K Miles 3

Tuesday 1st May – Day 2, 104 miles:
Having a late number today I wasn’t off until about 11.00. They work on a system where on Monday its no. 1 to 280, Tuesday: 45-280, 1 to 44; Wednesday: 95-280, 1 to 94 etc. during the week.
First off we set off on a 23 mile road ride to Laggan Locks through snow and hail. I was really thankful for my faceguard I had bought along with my damart undergloves. Laggan Locks are four sections on a hillside with loose rolling rocks. When I arrived, there were about 20 riders in front of me. In the Scottish they operate a system called delay where you hand in your card if there is a queue. They then time it and when you are about to ride the section they hand you the card back with the time delay noted. This is then added to your time at the next check. I used this system at Laggan Locks and when my turn came to ride there were more riders and I had to start about a foot from the start cards. I ended up with a 0,1,2,0 and I was thrilled. On to Switchback for four sections in a creek bed with lots of water and several big rock steps. I did these for 2,0,0,1. We had several miles of moor work to cross before Achlain. Here things started to go wrong. It was a rocky creek bed and with really big rocks and huge rock steps I had threes and fives here. On the road to Allt a Chaoruinn I had to put the bike onto reserve and I was panicking a bit by the time I got to the sections, five in total. I had a really mixed bag: a five, cleans, one and a three. Fortunately down the road was the Comerfords van with petrol. Comerfords will, if you are lucky, look after all petrol supplies for a sum of £27. It may seem a lot but it is well worth it as they are always there with petrol about every 20 miles. They also carry spares, give your chain a lube and the rider half an orange or a drink, very welcome. This was the only time during the week that I had to use reserve. Down the road about five miles was a check. We had to wait there about one and a half hours while they rerouted us. The reason was that through Clunes Forest, our intended route there was 6 foot of snow. Everybody got cold at this check even though the sun was shining. Whilst we were coming down the road toward the check my mate’s bike (no. 7) seized at about 65 mph and he left a great black strip down the highway before getting to the clutch. He was a bit white when he got to the check. After our delay at this check it was back to Laggan Locks again. When I got there, there was a queue of about 100 riders so it was definitely a case of using the delay system. Normally with delay your card goes to the bottom and when you come up to ride
yours should be the top card, but here there were different riders queued and it was first in first served.
After two hours I started to get a bit worried about getting back in time for dinner as it was about 6.30 pm. I had eyed some Spaniards backing into the front of the queue speaking in pigeon English to the observer and being allowed to ride so I thought it was worth a go, and it was. I rode straight away, so quickly in fact that I forgot to turn the petrol on causing a five in the top section. The NZ sticker on the tank paid off!
While I was watching there someone knocked my bike over bending one shock and putting a huge dent in the tank. I managed to straighten the shock a bit by brute strength and rage, more of the latter.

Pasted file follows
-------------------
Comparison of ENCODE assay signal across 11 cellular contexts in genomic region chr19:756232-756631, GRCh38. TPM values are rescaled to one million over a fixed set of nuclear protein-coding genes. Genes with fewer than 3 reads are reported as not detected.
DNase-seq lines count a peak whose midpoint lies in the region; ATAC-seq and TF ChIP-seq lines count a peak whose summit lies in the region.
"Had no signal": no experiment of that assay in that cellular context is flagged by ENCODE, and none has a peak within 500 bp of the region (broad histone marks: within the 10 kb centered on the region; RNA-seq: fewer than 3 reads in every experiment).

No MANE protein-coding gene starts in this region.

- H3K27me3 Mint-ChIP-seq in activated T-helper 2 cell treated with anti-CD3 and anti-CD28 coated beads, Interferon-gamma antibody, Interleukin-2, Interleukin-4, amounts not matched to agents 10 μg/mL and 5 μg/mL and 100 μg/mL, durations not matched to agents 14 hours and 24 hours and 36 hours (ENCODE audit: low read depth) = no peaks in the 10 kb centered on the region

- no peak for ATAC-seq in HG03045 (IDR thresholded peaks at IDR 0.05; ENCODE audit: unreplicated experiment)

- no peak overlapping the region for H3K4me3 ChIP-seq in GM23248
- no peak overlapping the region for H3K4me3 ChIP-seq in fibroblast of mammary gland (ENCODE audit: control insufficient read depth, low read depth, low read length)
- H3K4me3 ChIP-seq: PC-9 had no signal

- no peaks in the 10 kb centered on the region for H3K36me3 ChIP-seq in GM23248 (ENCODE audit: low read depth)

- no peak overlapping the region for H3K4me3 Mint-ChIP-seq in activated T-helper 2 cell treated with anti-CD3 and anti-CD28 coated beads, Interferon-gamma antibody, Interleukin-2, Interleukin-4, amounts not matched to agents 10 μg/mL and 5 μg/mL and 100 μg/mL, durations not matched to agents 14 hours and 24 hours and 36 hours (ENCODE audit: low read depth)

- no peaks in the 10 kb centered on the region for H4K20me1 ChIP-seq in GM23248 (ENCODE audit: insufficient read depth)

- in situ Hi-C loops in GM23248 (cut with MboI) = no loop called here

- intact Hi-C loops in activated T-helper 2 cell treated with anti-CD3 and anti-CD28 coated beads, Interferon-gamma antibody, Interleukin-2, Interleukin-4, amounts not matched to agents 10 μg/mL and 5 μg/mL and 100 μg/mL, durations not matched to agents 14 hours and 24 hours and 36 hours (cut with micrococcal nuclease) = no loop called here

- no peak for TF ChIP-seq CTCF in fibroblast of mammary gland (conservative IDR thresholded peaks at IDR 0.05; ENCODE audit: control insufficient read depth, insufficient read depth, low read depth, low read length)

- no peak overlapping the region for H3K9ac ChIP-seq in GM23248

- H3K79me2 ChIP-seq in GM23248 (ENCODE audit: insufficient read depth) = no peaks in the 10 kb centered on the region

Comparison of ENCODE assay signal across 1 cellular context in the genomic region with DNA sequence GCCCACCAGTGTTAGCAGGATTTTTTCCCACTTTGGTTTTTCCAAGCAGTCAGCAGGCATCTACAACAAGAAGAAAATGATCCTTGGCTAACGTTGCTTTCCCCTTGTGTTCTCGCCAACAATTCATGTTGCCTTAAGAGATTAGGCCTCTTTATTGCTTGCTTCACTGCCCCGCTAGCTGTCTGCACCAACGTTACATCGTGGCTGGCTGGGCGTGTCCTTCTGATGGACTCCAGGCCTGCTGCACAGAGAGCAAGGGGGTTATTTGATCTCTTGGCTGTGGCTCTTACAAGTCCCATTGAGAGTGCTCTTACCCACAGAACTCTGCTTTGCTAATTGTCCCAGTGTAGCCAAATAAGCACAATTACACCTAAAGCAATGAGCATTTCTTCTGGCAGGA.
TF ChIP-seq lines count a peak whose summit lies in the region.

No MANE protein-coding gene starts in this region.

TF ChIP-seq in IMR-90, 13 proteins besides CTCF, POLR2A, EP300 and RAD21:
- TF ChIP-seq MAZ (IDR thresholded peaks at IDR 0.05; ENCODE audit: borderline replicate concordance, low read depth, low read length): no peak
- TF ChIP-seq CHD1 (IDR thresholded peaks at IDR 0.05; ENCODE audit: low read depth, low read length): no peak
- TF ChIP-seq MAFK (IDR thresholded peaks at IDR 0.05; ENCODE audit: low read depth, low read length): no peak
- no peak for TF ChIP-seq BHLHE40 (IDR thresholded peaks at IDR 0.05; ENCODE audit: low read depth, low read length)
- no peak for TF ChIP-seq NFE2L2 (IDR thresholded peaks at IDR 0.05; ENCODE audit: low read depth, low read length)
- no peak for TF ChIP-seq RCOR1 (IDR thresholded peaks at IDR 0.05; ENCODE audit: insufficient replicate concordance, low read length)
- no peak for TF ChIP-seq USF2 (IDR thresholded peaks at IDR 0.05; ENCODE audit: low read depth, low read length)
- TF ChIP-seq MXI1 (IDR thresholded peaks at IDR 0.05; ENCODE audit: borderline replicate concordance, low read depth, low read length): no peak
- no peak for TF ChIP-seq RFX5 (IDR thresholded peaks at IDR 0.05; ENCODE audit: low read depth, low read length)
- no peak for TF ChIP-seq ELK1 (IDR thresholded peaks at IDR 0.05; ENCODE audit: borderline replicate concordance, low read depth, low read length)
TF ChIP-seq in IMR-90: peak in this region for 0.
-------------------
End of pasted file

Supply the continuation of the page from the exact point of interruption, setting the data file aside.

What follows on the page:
When I pulled the bike down after the trial I found the shock was bent so bad you could not push it down by hand. I feel that must have upset the handling later in the week.
After Laggan Locks came a short ride to Muirshearlich. Four sections up a narrow solid rock stream with some huge rock faces, vertical (well nearly) and about 10-12 feet high. I would have hated to step off on these. I had a fairly good ride with about 4 points in total. Back to Fort William for Town Hall Brae (two more cleans). During the week they change the sections there by juggling the cards around. I think most NZ novices could clean these sections but they are the only easy ones all week. I finished at about 8pm and fortunately in time for dinner with a bath first. Today had been a bit easier, but not much.

K Miles 4

Wednesday 2nd May Day 3, 96 miles:
I was a bit earlier off today. While I was waiting the sun shone beautifully, but the minute I set off it snowed like nothing I have ever seen before. It was really cold and hard to see. I arrived at Callart group (different to Callart Fall on Monday) frozen stiff and white from head to toe. Just after I had parked my bike the sun came out and filled the whole valley. What a contrast.
There were 4 sections in a rocky creek bed with rocks and several solid rock steps. Whilst riding one of these a certain part of my anatomy crunched into the tank and it took me several minutes to come right before continuing. Old Military Road was next, two sections, both fairly short twisting rocky climbs in an old creek bed (two threes for me). More road work before riding up the side of the river to Achallader for 10 sections. The sections here were very similar to New Zealand sections especially in the Wellington
area, I enjoyed them all. I had a five, several threes, ones and cleans. We were then faced with a bit more moor and road to Inveroran Hotel for lunch. After lunch, normally about 3/4 of an hour, it was on to Ba House for four very hard sections up these massive boulders about 6 ft. high. One section here you had to drop your bike into a hole, swing the back around by hand before starting only 6 inches from the start flags. Chair lift was next. After travelling across this narrow road I got carried away here and took